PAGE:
The word "creepy" was used by two defense witnesses Thursday to describe some of the behavior a man who has admitted being part of a deadly knife and machete attack on a woman and her 11-year-old daughter.
Christopher Gribble has acknowledged his role in the killing of Kimberly Cates and the maiming of her 11-year-old daughter, Jaimie, in an October 2009 home invasion in Mont Vernon, but he's asking a jury to rule he was insane.
Gribble's father, Richard Gribble, testified that his son struggled to see other people's points of view and would twist events to defend his positions. The elder Gribble, a software engineer, said he and his wife raised their son in the Mormon faith.
Aside from raising their voices on occasion, they did not abuse him physically or emotionally, he said, contradicting earlier testimony from his son.
Asked if his efforts to inculcate good values had been successful, Gribble's voice fell. Given the crimes his son had confessed to, "I would have to say no, they were not," he said softly.
Gribble and others who testified Thursday agreed that Christopher Gribble was awkward in many social situations.
"He's eloquent. He knows how to speak well," Richard Gribble said. "But he's not good at recognizing when someone wants to end the conversation."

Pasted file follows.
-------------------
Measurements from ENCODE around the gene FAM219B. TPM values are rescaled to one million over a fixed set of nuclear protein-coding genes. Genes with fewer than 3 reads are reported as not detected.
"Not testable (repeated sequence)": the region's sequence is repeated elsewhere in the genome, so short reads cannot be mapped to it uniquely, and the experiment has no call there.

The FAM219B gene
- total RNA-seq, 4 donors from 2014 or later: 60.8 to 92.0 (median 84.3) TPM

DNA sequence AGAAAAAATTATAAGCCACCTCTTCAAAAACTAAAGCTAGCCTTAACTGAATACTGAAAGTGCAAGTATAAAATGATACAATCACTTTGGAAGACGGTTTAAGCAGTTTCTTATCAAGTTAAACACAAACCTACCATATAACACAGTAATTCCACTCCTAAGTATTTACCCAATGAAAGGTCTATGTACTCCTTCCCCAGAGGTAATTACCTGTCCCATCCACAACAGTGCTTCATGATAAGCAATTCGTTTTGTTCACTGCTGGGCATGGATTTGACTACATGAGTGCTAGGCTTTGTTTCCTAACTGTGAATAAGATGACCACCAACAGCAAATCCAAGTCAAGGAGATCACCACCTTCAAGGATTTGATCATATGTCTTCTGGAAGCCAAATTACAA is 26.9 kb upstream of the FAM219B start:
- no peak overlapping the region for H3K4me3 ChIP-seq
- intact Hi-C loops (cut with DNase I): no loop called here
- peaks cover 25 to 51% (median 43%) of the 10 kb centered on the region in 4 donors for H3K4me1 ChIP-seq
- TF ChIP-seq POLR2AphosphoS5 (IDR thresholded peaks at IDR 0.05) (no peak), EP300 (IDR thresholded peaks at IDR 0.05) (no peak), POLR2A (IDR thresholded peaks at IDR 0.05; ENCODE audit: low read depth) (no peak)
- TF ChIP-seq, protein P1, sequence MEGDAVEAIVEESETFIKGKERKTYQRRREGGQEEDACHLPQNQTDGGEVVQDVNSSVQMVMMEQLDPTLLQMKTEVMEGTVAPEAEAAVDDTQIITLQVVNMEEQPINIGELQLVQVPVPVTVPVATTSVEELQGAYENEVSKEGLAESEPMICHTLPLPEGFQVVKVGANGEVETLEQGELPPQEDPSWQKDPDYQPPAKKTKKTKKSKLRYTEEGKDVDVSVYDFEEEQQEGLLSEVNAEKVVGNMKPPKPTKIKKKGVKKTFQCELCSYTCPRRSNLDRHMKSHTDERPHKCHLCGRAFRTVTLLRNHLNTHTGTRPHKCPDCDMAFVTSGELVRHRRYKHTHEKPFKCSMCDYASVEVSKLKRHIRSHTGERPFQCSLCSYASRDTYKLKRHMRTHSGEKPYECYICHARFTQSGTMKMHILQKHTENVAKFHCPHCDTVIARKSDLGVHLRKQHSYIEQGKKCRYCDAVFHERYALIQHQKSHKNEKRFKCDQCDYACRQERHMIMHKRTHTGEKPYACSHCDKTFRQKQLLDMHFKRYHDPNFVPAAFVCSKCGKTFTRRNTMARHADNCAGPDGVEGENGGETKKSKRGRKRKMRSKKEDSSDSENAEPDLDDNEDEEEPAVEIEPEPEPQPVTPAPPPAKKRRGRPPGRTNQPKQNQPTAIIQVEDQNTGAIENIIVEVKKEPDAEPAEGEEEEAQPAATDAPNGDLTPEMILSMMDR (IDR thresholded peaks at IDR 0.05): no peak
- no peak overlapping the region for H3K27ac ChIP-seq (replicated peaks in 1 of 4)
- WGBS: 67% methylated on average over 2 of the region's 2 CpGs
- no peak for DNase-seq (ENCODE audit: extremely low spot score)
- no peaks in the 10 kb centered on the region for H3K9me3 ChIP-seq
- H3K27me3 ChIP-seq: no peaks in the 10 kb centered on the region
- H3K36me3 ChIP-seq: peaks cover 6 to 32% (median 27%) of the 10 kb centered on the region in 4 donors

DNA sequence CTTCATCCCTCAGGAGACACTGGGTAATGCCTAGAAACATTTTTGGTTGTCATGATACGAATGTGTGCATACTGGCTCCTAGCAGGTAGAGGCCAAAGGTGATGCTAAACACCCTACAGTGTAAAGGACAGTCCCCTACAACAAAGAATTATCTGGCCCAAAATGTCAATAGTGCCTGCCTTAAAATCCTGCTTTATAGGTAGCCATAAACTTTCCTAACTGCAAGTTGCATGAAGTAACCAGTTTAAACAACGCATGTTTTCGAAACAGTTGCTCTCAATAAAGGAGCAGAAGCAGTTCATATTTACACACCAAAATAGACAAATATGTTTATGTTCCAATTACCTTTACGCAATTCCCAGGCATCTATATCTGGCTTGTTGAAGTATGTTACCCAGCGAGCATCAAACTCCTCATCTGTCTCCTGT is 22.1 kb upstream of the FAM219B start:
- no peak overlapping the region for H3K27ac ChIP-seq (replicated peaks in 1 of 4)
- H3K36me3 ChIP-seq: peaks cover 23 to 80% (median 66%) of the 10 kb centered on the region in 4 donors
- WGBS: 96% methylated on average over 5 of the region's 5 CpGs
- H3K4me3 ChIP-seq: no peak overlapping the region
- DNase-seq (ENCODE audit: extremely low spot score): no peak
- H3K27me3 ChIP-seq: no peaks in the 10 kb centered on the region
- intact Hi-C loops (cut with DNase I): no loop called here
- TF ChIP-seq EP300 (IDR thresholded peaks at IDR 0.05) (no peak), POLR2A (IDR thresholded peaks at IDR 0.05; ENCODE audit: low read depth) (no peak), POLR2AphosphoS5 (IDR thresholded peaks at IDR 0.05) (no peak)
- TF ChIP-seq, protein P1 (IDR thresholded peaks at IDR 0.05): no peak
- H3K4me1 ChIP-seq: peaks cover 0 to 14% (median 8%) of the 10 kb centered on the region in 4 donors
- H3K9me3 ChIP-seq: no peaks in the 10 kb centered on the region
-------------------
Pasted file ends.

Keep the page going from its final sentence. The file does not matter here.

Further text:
Jillian Baptist, the former girlfriend of co-conspirator Steven Spader, said she used to call Gribble "Creepy Chris."
She said Gribble had tried to flirt with her and another girl and didn't immediately get the message that the flirting was unwelcome.
Ramona Burgess, a mother of three who took Gribble in after he temporarily left his family home in early 2009, said Gribble lacked social skills, came across as too intense and had to be told to leave the room when she was doing a dress fitting for a young woman.
Although he left the room and later thanked her for explaining that it was inappropriate for him to stay, Burgess said, "The whole thing was just a little creepy."
Prosecutors returned repeatedly to Gribble's ability to follow rules when he wanted to and to control his feelings of anger against his mother and others.
"He could demonstrate an emotion — gratitude," Senior Assistant Attorney General Jeffery Strelzin said, getting confirmation from Burgess.
He could also demonstrate disappointment, said Autumn Savoy, who's in prison for helping Gribble and Spader get rid of their blood-soaked clothes and providing a false alibi to police.
Gribble was upset when he learned through news reports that Jaimie Cates had survived the stabbing, Savoy testified Thursday.
"He said he was depressed he didn't kill the little girl?" prosecutor Lucy Carillo asked.
"He did," the 21-year-old Savoy said.
The defense brought its arguments to a close Thursday. Prosecutors expected to begin making their case Monday.
Spader, who wielded the machete during the attacks, was convicted in November and is serving two life sentences without possibility of parole.